The List of Suspicious Things is a wonderful, moving and stunningly written novel, set in Yorkshire in 1980 in the months leading up to the arrest of the Yorkshire Ripper.
Through the eyes of Miv, aged 12/13, who of course doesn’t always fully understand what is happening around her, we perceive the impact of the threat of violence, and the repeated findings of murdered women, on the people living in the region who are just going about their normal lives.
The List of Suspicious Things is a multilayered narrative, encompassing class, racism, poverty and everyday violence in homes and communities. It’s also a moving – and totally immersive – snapshot of the place and time. Despite the sometimes harrowing scenes, it’s funny and full of empathy and warmth.
Miv and her friend deal with the uncertainty around them, all the things they can’t control, by taking control in their own way: they decide to find out themselves who the murderer is, starting with a list of the things (and people) that seem suspicious.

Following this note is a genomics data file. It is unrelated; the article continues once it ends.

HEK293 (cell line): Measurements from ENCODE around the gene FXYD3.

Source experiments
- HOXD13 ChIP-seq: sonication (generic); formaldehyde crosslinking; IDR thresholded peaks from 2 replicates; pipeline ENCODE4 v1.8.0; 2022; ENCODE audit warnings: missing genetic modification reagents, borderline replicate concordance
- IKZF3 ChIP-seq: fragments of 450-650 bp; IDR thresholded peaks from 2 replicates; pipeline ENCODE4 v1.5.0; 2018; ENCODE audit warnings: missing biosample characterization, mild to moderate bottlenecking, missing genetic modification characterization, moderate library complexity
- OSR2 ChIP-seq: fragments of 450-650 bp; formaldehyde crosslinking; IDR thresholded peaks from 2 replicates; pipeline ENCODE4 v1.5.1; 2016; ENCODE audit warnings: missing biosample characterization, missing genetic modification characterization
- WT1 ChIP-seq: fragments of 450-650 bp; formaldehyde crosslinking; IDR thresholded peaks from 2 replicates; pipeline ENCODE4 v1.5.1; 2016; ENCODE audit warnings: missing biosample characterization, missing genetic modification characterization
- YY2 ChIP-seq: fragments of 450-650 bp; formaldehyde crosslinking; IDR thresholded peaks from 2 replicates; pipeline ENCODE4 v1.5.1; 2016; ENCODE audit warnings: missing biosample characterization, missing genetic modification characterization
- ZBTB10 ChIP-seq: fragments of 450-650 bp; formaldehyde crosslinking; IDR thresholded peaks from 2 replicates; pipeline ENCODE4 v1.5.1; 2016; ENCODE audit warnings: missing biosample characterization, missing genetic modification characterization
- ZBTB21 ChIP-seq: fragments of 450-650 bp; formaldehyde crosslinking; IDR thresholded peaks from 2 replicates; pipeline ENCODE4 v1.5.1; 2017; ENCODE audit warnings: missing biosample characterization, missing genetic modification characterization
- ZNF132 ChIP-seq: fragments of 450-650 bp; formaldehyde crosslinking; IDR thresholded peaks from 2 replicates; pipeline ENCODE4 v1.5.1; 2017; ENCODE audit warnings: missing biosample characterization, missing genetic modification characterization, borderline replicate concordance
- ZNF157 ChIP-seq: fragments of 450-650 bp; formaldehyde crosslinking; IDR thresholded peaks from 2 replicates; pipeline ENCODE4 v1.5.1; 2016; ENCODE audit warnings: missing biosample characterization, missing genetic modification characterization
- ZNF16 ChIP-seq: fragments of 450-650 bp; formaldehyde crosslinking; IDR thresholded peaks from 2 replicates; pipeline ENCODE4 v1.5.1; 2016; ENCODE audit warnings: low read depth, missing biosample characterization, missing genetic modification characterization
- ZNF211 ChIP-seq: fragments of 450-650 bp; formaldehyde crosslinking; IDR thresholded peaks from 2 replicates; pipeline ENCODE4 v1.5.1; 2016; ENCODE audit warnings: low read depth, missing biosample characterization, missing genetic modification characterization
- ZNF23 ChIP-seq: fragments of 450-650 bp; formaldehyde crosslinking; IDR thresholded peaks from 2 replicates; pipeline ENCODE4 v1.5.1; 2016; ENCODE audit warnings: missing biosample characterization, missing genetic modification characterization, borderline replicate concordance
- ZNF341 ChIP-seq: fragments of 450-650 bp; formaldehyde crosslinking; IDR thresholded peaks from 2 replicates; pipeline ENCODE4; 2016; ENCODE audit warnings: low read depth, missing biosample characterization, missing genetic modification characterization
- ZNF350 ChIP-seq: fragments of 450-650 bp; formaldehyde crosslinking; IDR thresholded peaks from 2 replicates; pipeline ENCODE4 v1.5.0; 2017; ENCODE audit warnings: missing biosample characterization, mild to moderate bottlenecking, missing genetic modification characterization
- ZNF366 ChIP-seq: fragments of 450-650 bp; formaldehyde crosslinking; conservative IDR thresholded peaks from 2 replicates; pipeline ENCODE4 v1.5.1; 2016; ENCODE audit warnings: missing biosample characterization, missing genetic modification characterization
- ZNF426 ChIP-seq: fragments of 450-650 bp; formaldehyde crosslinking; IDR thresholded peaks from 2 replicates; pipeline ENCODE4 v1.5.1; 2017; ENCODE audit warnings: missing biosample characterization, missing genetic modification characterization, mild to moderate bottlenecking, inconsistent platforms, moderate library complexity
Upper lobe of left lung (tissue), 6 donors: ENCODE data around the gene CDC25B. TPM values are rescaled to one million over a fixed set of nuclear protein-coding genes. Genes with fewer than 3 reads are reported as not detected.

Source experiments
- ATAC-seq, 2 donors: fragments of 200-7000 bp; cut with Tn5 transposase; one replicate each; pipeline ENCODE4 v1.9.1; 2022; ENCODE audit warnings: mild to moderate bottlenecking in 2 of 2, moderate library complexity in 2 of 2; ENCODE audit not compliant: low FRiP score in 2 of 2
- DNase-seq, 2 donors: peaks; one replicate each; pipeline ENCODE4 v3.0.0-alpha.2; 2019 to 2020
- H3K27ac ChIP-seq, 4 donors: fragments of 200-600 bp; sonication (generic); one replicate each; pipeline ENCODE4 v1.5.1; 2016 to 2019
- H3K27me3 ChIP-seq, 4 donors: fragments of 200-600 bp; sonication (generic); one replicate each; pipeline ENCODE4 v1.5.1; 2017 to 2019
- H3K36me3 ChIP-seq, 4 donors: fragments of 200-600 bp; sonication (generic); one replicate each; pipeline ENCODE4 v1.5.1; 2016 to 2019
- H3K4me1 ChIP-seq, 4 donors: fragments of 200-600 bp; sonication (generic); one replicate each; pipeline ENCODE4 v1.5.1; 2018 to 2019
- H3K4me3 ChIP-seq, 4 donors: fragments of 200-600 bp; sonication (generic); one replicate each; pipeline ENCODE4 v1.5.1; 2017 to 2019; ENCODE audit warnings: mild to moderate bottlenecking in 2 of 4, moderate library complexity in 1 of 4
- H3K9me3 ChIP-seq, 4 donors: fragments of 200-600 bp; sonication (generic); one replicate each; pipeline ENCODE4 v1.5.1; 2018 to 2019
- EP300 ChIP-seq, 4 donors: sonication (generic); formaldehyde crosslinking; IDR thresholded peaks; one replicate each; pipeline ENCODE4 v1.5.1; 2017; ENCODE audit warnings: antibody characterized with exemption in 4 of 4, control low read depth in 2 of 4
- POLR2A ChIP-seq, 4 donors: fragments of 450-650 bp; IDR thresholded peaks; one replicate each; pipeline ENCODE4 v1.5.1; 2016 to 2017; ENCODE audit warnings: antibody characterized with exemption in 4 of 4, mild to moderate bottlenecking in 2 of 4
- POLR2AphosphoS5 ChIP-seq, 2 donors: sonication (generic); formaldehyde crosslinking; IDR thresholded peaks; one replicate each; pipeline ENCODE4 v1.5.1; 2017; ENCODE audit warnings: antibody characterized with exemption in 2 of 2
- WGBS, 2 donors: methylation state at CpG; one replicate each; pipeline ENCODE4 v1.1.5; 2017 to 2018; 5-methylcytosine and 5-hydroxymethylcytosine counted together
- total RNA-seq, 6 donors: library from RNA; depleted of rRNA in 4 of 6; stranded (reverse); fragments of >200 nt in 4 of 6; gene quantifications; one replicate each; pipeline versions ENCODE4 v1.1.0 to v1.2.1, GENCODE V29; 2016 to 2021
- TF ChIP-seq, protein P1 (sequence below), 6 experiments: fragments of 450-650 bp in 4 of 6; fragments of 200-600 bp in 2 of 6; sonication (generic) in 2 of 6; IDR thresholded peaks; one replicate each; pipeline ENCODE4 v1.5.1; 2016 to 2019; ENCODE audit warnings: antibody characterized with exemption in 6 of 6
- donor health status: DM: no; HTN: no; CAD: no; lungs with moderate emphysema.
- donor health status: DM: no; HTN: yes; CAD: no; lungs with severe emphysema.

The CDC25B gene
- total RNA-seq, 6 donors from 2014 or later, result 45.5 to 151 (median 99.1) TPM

It’s an original and very clever structure on which to build the narrative. And a wonderful way to marry the complex themes and parallel storylines into Miv’s own story. It throws lightness and humour onto the dark events happening.
The use – and uselessness – of a ‘list of suspicious things’ written in a notebook by a child seems to mirror the ineptitude of the police investigation into the Yorkshire Ripper, carried out using only paper records (without computers) by police officers with insufficient experience for an investigation of this magnitude.
I expect The List of Suspicious Things will garner a lot of praise and both literary and commercial success: it will be well deserved.
Thanks to the author, publisher and Netgalley for the ARC. All my reviews are 100% honest and unbiased, regardless of how I acquire the book.
You might also like: Lullaby Beach | Stella Duffy